After my Thursday night hill session with Kinder Velo about a month and a half ago- which nigh on killed me, my diary has somewhat prevented me from getting out with the club. I narrowly missed out on the hill session last week, as I was just getting home in the car as they peel off out of the start point. Gutted.
This Sunday was set to be beautiful weather, and Dan was planning the route. A secret route, no less, which promised to be about 50 miles long, and a delight to behold.
There were 16 of us as we set out from the station at 10, a beautiful morning, with lots of cumulus in the sky, it was a great day for cyclists, bikers and walkers alike. Up over and onto the Woodhead, where a load of people split off to take the shorter route- which apparently ended up at about 30 miles.
Our group of 9 went up Holme moss, which I have hear a lot about, but never actually got around to climbing up on the bike. It was long, but, at the beginning of the ride, I didn’t actually find it all that challenging, just a steady grind up the hill. No problem. We stopped at the top to wait for people, where I switched my garmin off for a time, and forgot to switch it back on until we were at the bottom of the hill- which explains the lost 4 km, and the rather odd shaped hill near the beginning of the garmin profile.
We carried on north through Holmefirth, and the surrounding countryside- I recognised a lot of the landscape, not from being there in the past, but actually, I realised, from a childhood of watching Last of the Summer Wine. Quite a weird feeling!
To be perfectly honest, I cannot recount the ride from then on, except that it involved a number of horrible hills, not just long grindy ones, but short, vicious ones which I really didn’t have the gears or the legs to get up. More than once I have to admit I was tempted just to get off and walk, but I stayed on and managed to push myself to the top of each climb.
At one point on a down hill, thankfully just as we were rounding a corner at low speed, my pump came out (need to find a better way of securing it), so I slowed down, got to the curb, completely forgot that I was clipped in and lay down nice and peacefully on the curb, still attached to my bike. In front of EVERYONE.
Ah well, it was going to happen eventually.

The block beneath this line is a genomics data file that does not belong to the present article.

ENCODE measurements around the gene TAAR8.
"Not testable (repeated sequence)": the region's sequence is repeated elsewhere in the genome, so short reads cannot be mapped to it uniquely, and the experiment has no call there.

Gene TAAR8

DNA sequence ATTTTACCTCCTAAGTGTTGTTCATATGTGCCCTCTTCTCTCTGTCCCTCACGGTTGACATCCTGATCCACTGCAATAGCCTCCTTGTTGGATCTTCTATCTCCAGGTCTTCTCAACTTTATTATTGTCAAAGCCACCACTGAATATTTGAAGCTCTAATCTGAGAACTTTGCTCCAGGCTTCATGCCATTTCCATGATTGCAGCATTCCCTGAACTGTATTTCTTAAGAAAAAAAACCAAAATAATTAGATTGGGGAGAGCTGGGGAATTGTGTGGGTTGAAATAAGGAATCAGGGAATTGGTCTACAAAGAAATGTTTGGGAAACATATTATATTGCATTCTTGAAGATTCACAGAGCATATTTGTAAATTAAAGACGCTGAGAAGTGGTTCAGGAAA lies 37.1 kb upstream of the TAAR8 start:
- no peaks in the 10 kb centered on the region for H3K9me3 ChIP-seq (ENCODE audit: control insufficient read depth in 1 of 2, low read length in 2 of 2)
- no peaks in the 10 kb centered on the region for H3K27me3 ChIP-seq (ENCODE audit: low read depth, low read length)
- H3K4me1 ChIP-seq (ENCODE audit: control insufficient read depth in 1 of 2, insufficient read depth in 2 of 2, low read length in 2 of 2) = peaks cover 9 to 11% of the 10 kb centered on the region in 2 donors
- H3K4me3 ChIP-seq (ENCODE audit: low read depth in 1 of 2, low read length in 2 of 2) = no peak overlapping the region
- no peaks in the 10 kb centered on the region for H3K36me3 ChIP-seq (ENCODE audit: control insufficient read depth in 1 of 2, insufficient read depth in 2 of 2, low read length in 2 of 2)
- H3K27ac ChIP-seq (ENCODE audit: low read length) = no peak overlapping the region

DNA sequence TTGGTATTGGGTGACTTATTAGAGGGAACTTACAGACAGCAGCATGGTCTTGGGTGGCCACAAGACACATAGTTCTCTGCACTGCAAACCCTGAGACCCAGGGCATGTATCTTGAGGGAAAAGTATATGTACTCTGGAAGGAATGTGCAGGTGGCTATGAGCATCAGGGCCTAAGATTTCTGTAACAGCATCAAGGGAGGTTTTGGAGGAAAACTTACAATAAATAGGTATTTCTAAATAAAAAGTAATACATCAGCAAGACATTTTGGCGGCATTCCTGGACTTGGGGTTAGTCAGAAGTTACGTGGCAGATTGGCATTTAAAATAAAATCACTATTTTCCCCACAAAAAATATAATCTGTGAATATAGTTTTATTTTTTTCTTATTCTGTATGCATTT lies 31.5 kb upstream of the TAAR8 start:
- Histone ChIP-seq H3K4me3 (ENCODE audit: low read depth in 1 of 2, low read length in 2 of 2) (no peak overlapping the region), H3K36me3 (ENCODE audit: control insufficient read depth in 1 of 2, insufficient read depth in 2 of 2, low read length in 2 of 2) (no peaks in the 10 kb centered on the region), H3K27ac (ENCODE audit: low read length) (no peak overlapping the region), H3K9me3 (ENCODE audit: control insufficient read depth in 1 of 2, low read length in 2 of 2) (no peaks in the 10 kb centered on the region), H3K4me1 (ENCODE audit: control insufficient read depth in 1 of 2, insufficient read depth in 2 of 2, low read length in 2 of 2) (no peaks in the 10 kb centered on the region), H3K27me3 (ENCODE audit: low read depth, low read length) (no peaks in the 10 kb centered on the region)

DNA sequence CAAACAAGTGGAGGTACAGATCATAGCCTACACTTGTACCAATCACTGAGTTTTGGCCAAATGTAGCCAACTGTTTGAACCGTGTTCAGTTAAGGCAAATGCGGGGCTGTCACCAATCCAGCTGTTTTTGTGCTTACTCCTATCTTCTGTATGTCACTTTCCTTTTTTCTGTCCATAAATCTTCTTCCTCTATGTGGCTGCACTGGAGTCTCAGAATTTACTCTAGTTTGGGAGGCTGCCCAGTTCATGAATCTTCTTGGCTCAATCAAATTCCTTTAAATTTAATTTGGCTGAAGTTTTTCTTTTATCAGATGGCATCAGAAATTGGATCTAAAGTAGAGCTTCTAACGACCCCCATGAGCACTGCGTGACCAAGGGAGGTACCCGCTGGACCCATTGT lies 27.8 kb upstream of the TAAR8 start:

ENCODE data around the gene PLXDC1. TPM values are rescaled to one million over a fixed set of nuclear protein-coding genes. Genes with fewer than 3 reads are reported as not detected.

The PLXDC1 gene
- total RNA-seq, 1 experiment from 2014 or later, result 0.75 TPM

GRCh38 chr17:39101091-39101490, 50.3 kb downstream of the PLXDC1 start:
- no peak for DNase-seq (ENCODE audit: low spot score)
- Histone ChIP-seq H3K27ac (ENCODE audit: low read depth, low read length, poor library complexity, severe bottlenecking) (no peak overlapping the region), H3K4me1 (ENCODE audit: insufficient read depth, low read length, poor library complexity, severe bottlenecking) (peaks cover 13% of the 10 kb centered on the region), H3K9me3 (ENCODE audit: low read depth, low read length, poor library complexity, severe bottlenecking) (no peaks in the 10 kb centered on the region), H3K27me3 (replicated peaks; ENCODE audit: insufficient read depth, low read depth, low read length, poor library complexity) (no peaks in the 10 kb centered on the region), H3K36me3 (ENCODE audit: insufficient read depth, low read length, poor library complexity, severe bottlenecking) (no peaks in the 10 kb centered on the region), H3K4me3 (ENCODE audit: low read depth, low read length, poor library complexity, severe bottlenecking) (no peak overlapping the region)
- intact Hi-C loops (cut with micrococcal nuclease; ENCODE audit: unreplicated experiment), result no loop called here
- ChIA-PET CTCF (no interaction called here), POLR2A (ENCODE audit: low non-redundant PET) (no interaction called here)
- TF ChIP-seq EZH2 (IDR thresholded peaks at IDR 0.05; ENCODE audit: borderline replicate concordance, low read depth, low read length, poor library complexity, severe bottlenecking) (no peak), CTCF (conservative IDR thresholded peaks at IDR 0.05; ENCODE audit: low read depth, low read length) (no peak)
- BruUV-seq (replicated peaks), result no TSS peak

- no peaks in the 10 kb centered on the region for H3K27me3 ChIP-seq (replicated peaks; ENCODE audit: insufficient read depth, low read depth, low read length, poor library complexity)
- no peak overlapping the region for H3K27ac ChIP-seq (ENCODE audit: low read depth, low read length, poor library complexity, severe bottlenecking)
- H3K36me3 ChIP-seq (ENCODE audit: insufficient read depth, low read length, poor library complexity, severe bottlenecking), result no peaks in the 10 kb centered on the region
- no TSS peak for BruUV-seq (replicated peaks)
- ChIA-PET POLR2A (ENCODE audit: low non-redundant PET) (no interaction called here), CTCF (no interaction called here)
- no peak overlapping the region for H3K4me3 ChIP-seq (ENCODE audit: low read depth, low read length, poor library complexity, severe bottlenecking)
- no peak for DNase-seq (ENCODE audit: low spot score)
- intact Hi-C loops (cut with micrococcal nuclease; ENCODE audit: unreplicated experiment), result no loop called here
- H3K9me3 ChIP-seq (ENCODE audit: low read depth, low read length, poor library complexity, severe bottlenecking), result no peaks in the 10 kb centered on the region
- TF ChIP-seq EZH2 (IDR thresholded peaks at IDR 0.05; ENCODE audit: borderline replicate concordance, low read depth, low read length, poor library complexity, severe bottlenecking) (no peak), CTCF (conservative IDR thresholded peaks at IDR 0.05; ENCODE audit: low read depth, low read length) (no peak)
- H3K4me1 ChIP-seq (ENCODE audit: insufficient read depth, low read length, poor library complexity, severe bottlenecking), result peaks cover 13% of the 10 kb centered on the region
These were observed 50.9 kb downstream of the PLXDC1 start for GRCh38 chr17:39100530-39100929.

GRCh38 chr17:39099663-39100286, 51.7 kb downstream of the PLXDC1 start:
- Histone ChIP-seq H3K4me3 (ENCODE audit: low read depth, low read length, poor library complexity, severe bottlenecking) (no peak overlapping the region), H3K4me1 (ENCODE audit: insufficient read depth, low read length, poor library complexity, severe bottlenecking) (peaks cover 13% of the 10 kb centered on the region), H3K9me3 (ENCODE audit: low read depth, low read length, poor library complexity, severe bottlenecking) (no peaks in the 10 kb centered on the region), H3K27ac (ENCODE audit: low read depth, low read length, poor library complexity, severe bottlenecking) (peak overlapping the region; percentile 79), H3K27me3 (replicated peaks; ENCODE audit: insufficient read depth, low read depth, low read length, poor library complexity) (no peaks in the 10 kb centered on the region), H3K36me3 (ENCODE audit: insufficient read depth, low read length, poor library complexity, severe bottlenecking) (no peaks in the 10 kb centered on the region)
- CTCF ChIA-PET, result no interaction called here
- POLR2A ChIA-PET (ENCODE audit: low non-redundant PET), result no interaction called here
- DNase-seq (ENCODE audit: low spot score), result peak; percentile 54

I retrieved my pump and we carried on, no more injury than to my pride.
Shortly after this, we went off down what seemed like a muddy path rather than anything resembling a bike path- it still had a sign on it, so off we went, right down next to the M62. We had taken a minor detour, but we knew there was a path that went under the M62, and all we needed to do was go back, down and round.
I looked down over the fence, and there the path was, not more than 30 yards away. Path of least resistance always works well, so over we went, walked our bikes down the verge and there we were, perfect.
From there, it was a short ride across the dam, up another very sharp and steep hill and into the village where we were meant to be stopping. A minor issue had occurred here as well. The café where we were meant to be stopping, which had been organised specially by Dan on Thursday had texted him to say that they weren’t going to open as it really wasn’t going to be worth their while. This arrived just as we were setting out this morning. So the search was on for a pub or a café. We passed one pub, in the middle of nowhere, no cars in the car park, and when we went in it stank of stale cigarettes (do people realise when their places smell that bad? I wonder), so we swiftly vacated that one and carried on a mile down the road to a delightful pub called the Moorcock Inn. Spacious, friendly, with a decent outside area, though a tad expensive for the small amount of cash that I had brought with me. A plate of chips it was then.
Food took a little longer than we expected to turn up, but apparently the Burgers were as good as anywhere- in fact the general verdict was that they were delicious beyond compare. Though that may have been something to do with the distance we had travelled, and more importantly, the height we had ascended. Although this was a Sunday ride, meant to be chilled out and relaxed, this was the hardest ride they had done for a fair old while and was comparable to a hill session in terms of height gain.
After a refreshing lunch we set off back again. The hills were a killer. Try as I might to hold on to the front group, there was not a chance of that happening, and I was dropped. I gritted my teeth, and carried on, one of the hills was a grind, but the wind coming down it was killer, and I faded. At the top was a spectacular view, but we knew we had to continue into the wind, even though it was down hill, it was pedalling all the way. Again, I was spat off the sharp end. I really need to get fitter at the 30mile+ end of things.
At the bottom of the hill we split into 2 groups, those who were taking the “short cut” home, and those who were sticking to plan A. Realising that the short cut crew were way faster than me anyway and I’d end up pretty much with no-one around me, and lost, I went with Dan and Michael and made up the 3 who did plan A. The final few miles were on B roads, fun little roads which weren’t necessarily entirely tarmaced. And then a final drag up from Stalybridge and down into Glossop.
Somewhere around 75km and 1500m climbed.
Contrast shower- well, a planned contrast shower, except there was no hot water, so I just had a cold shower instead, which was just fine by me!
I feel surprisingly good today as well, not totally destroyed, just a bit fatigued.
That’s the longest ride I’ve ever done on a road bike. All good fun. Now I just need to be concerned about next Saturday. 15 trigs on foot. Yikes.